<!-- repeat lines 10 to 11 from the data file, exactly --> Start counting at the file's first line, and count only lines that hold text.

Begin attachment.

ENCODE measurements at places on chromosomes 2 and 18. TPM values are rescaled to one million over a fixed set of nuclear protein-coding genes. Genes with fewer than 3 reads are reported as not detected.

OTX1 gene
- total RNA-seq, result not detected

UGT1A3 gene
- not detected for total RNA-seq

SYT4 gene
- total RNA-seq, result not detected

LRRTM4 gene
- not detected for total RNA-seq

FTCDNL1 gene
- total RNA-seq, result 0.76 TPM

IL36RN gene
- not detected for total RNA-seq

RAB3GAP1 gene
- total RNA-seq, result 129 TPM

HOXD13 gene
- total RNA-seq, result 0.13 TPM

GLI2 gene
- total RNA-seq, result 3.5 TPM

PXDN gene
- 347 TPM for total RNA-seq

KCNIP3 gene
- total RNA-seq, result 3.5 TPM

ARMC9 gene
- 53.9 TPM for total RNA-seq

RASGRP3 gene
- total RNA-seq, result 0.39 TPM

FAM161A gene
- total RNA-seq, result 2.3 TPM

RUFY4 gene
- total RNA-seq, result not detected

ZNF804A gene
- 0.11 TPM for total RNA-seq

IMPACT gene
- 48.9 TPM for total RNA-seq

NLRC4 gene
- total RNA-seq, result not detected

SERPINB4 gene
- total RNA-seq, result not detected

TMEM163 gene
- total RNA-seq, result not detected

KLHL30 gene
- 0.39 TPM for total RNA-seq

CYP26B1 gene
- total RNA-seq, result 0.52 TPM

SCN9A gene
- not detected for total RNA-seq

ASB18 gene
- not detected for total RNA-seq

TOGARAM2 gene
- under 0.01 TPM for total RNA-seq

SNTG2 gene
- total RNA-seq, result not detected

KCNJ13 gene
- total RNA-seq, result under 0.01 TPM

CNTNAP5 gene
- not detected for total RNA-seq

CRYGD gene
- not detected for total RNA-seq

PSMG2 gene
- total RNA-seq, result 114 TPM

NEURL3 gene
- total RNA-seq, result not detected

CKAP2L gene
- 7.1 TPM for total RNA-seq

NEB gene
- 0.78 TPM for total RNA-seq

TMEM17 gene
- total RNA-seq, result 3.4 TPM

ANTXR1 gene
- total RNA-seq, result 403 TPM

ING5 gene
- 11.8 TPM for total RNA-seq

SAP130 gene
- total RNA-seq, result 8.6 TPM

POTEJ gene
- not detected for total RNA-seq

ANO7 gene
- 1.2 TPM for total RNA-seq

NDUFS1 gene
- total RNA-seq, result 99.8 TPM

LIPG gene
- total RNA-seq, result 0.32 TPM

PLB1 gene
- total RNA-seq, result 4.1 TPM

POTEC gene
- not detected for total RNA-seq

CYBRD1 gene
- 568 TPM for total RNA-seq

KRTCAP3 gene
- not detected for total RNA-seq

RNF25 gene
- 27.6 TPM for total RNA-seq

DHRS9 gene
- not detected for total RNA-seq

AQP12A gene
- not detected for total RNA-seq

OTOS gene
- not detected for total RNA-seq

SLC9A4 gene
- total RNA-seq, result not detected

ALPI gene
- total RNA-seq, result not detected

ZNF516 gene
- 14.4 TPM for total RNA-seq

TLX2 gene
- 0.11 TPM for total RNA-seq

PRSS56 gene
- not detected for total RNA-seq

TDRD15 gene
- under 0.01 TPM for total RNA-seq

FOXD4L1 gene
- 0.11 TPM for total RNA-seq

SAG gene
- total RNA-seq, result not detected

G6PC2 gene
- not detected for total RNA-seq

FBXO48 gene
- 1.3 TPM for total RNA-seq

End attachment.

FTCDNL1 gene
- total RNA-seq, result 0.76 TPM